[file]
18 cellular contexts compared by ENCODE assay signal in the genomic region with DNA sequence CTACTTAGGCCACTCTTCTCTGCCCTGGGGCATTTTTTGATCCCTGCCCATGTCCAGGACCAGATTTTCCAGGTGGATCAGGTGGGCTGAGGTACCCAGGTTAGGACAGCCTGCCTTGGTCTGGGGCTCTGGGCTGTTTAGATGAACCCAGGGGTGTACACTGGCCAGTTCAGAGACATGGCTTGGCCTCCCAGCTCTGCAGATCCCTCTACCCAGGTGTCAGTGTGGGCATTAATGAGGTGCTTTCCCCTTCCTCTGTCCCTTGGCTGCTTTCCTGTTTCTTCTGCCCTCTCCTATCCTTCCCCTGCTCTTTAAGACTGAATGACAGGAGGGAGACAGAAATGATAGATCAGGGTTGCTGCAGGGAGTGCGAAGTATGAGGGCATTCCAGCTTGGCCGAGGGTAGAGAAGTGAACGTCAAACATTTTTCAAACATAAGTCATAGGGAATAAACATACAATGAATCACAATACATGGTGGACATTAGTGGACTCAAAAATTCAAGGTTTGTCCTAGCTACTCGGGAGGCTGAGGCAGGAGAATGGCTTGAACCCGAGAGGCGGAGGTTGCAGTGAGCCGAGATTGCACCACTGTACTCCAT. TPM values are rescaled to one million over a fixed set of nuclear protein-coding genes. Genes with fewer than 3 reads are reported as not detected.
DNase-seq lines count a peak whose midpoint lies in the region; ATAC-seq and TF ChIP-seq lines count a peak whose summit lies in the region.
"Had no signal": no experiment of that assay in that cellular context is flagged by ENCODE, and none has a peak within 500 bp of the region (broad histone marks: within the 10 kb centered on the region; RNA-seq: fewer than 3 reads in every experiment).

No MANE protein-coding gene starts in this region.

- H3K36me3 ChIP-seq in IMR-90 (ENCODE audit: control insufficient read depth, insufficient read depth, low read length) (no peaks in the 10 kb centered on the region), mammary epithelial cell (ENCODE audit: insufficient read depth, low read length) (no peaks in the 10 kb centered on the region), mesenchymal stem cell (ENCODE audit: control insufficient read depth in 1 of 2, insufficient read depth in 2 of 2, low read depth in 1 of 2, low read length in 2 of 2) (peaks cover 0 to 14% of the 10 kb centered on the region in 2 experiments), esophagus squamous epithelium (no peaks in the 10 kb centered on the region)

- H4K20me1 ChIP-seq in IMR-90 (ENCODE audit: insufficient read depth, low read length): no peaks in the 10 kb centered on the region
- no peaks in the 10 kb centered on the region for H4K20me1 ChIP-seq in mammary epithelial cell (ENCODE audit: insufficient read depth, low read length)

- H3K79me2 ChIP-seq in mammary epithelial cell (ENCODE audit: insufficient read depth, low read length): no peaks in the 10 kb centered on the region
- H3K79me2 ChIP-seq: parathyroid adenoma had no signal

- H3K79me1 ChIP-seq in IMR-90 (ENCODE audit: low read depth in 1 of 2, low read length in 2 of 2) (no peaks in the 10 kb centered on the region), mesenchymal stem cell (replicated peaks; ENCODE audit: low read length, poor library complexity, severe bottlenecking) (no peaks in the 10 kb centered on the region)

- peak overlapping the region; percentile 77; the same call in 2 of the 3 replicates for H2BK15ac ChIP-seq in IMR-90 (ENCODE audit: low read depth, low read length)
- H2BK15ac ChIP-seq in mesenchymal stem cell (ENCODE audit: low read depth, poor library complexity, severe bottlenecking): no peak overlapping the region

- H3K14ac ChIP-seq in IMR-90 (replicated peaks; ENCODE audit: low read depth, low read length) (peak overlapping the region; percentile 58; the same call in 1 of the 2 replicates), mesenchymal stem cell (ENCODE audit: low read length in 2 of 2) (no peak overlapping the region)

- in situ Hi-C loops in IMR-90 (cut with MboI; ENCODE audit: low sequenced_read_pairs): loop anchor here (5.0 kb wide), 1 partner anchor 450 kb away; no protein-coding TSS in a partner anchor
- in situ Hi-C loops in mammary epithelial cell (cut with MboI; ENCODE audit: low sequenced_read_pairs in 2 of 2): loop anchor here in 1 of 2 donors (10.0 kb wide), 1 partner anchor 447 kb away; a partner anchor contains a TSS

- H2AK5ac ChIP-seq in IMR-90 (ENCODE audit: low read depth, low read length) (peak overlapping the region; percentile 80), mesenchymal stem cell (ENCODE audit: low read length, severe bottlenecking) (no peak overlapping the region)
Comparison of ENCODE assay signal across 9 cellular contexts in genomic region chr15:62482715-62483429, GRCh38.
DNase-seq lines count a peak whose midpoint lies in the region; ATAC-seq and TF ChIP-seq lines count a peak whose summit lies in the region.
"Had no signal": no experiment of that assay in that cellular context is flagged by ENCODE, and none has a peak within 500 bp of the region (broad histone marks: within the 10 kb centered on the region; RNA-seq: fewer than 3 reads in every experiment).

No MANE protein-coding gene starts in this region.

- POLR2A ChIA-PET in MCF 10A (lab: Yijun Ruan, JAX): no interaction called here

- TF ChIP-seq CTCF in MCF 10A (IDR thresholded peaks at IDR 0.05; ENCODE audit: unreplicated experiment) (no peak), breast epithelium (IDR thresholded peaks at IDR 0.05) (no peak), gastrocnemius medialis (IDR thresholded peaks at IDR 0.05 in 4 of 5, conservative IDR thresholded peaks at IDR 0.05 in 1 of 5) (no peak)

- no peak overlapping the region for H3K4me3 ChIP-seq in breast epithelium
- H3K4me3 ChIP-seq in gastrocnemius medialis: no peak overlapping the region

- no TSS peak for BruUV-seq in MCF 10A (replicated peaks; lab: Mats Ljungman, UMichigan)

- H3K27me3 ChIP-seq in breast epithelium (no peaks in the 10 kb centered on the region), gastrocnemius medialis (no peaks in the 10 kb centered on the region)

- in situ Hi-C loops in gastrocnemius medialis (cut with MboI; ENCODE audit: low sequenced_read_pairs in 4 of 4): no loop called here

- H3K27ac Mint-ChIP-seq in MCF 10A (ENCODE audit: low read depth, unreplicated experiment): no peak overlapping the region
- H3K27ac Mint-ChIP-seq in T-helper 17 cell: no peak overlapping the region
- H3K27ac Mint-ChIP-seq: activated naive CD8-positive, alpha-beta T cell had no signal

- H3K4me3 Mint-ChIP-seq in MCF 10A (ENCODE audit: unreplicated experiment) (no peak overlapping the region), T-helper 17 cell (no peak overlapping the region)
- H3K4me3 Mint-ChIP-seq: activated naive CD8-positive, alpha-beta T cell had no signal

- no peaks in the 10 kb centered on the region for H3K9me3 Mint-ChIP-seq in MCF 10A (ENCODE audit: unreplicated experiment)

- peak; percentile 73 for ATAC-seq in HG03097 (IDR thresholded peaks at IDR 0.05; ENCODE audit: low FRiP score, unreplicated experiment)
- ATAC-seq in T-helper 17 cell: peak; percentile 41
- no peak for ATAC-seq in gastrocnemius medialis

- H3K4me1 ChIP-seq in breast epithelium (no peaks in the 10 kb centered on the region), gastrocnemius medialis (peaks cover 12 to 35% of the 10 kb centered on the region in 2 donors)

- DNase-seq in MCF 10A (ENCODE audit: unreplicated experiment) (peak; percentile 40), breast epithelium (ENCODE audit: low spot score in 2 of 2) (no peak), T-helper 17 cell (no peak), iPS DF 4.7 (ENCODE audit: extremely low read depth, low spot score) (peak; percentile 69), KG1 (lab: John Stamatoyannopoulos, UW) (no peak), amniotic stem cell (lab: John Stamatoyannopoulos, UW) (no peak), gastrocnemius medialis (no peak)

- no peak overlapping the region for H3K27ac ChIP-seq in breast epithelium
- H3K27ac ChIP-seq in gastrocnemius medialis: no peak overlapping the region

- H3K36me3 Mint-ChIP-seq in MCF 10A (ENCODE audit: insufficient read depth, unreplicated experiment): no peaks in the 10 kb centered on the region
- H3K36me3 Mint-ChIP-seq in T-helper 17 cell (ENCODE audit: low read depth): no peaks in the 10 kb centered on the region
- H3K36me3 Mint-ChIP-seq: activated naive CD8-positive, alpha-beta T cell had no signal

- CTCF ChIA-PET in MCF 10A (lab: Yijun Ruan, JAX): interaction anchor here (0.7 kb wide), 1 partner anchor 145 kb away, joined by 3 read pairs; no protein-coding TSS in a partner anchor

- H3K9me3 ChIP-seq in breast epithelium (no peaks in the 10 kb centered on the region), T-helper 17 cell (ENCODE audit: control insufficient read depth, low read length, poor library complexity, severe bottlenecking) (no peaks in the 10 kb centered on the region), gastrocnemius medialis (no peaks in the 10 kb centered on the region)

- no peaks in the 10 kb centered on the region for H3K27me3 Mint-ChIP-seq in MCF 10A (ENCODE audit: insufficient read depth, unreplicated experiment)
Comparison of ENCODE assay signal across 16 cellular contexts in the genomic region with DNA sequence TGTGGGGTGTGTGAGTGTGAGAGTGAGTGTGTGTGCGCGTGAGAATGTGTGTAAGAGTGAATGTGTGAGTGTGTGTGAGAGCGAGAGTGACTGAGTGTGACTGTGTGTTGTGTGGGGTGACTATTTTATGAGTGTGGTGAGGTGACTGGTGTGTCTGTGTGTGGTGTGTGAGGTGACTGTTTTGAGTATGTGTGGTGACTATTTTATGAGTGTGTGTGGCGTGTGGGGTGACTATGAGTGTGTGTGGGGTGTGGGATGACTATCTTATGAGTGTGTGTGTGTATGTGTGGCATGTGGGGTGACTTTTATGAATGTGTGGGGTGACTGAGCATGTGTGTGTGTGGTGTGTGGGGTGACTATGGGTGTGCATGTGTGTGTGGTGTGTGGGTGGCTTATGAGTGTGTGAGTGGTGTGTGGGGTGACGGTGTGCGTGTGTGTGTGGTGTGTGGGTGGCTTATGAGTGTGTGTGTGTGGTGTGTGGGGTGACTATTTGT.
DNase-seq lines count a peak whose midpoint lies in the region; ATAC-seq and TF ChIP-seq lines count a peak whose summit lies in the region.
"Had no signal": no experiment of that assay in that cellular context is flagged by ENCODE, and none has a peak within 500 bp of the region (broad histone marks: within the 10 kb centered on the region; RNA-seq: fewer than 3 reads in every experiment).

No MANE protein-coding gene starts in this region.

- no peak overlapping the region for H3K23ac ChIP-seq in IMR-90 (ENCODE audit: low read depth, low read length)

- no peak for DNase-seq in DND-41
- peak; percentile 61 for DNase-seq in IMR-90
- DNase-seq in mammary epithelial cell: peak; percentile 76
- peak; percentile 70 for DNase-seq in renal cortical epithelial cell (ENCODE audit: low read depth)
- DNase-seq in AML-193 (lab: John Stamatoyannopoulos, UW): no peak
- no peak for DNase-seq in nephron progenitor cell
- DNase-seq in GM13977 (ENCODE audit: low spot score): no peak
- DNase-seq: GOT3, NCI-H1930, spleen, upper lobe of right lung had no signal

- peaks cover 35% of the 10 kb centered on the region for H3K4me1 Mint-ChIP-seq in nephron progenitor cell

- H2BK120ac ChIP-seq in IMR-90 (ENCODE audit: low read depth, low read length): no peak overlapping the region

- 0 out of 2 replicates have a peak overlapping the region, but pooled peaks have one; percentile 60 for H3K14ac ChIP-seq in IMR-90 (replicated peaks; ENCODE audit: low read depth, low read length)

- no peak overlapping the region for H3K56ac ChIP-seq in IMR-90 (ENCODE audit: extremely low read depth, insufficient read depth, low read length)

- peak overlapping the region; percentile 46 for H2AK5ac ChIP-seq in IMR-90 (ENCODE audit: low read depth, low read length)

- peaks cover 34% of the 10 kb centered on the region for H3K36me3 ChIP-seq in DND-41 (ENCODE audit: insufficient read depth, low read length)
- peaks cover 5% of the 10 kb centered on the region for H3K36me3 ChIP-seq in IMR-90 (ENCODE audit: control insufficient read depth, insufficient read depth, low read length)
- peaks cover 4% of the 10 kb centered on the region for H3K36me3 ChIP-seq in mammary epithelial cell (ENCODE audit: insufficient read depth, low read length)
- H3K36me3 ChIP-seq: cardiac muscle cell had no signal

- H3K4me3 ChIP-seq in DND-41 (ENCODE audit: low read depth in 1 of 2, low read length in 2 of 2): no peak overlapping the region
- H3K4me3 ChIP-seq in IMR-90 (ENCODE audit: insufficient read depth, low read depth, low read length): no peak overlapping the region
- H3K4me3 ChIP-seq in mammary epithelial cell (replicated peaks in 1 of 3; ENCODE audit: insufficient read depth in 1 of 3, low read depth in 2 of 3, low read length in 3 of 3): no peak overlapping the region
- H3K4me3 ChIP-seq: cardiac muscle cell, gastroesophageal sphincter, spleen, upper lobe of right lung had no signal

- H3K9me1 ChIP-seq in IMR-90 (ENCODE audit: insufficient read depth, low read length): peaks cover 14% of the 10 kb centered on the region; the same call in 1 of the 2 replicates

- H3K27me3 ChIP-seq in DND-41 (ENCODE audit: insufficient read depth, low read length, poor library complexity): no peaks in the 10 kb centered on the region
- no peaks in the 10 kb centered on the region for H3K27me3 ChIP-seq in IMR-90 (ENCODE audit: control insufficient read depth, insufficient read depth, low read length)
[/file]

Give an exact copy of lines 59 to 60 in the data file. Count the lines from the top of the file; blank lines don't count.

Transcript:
- DNase-seq: GOT3, NCI-H1930, spleen, upper lobe of right lung had no signal

- peaks cover 35% of the 10 kb centered on the region for H3K4me1 Mint-ChIP-seq in nephron progenitor cell